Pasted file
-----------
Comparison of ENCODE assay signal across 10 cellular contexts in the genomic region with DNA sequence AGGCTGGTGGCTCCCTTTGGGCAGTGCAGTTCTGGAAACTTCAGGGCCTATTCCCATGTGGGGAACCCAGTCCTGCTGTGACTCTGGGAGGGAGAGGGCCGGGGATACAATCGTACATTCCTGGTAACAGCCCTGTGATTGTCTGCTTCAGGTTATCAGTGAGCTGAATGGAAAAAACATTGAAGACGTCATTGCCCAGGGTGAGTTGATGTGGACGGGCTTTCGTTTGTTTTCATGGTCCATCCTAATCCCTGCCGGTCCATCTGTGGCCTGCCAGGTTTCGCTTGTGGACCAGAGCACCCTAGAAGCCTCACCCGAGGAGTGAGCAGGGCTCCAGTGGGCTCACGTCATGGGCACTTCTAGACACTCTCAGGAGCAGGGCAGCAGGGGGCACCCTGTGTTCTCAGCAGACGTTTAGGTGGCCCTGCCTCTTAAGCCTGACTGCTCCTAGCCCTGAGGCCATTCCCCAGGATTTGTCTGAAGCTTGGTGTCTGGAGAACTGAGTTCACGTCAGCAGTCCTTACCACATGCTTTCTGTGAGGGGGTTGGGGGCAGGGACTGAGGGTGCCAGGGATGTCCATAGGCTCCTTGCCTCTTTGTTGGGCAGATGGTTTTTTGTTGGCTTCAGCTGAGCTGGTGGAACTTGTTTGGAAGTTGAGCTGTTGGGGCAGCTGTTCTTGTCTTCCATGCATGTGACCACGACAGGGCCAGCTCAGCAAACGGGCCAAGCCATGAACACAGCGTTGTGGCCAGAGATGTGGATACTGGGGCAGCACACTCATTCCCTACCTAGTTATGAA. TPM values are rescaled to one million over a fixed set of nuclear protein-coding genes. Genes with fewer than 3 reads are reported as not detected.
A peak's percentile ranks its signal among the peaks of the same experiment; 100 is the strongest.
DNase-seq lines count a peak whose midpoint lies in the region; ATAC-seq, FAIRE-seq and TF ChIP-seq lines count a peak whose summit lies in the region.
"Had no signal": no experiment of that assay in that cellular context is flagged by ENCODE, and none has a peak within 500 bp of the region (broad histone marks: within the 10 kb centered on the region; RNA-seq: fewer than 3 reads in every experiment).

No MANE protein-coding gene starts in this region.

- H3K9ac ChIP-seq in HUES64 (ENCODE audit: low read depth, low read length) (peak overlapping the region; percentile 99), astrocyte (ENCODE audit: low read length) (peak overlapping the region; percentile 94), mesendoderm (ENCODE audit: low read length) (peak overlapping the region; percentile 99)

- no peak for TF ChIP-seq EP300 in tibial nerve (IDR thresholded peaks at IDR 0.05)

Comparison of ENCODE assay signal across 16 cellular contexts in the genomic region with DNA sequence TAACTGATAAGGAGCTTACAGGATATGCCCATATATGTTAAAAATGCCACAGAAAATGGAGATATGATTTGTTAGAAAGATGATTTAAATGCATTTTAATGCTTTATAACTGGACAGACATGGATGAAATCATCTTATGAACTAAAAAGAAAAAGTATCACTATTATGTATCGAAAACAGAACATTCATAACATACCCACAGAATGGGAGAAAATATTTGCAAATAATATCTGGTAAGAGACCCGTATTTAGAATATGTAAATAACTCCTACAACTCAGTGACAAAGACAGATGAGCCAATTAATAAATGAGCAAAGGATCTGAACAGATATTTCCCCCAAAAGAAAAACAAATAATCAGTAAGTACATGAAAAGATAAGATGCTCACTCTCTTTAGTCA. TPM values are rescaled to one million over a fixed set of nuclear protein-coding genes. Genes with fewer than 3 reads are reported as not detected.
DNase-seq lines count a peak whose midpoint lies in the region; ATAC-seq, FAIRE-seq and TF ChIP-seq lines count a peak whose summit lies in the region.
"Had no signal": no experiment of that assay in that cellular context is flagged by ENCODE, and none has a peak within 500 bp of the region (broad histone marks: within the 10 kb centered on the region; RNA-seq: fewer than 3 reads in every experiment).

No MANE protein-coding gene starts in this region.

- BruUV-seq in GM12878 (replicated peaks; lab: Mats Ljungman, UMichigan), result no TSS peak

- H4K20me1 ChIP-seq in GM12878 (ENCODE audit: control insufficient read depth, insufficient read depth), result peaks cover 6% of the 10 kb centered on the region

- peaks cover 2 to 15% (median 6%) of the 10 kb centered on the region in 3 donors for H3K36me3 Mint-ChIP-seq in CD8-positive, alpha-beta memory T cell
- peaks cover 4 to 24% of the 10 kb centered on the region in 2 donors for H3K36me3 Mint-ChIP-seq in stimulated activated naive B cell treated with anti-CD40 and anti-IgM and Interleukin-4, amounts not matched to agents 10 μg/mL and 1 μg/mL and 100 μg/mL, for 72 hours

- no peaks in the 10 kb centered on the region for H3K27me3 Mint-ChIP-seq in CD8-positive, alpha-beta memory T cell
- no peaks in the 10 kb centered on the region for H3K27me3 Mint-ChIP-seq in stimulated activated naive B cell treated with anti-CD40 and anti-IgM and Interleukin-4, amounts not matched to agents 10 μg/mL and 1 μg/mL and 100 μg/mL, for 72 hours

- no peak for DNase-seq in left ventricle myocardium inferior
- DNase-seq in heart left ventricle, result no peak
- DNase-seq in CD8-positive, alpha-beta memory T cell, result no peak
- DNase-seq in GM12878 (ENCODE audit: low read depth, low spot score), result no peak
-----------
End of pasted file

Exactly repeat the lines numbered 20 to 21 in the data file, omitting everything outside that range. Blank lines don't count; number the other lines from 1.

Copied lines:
- DNase-seq in CD8-positive, alpha-beta memory T cell, result no peak
- DNase-seq in GM12878 (ENCODE audit: low read depth, low spot score), result no peak